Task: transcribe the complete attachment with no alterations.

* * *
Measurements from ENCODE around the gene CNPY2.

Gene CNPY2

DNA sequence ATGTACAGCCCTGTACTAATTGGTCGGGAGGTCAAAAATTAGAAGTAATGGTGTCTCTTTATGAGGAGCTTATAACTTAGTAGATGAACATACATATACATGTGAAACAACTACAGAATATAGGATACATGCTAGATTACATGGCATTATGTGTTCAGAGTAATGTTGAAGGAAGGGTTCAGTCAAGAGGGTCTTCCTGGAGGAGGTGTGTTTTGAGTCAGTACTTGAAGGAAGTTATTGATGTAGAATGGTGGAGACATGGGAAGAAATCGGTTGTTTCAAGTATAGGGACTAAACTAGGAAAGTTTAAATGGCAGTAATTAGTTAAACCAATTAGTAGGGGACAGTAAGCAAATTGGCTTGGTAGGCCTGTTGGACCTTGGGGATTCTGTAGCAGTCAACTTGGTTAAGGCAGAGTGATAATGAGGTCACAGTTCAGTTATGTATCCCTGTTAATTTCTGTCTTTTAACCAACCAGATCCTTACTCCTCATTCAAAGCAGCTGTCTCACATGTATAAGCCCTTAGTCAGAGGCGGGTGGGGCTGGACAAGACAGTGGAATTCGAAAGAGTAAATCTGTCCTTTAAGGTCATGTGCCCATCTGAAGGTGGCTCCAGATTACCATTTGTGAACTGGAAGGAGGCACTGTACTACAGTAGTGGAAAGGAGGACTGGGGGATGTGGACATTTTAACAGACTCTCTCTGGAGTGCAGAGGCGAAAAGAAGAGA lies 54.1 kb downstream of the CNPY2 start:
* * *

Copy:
Measurements from ENCODE around the gene CNPY2.

Gene CNPY2

DNA sequence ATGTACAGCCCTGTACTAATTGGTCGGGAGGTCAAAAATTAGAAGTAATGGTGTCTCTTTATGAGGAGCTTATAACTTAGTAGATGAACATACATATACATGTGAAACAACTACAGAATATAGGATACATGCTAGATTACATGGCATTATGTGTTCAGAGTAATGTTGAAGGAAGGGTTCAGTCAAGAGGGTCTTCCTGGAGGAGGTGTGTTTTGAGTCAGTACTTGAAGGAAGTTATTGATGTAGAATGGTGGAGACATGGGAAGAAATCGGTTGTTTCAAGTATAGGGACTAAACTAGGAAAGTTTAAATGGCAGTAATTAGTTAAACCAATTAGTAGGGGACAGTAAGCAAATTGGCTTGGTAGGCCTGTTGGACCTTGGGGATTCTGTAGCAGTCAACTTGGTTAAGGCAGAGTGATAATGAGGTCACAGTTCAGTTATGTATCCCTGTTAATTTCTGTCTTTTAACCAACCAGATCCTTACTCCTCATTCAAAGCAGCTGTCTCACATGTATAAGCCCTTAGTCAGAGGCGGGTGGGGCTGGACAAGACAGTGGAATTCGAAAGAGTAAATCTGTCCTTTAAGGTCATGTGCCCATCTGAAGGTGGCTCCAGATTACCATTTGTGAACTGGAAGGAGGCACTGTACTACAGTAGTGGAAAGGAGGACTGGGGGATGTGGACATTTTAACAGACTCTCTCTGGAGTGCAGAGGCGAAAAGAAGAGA lies 54.1 kb downstream of the CNPY2 start: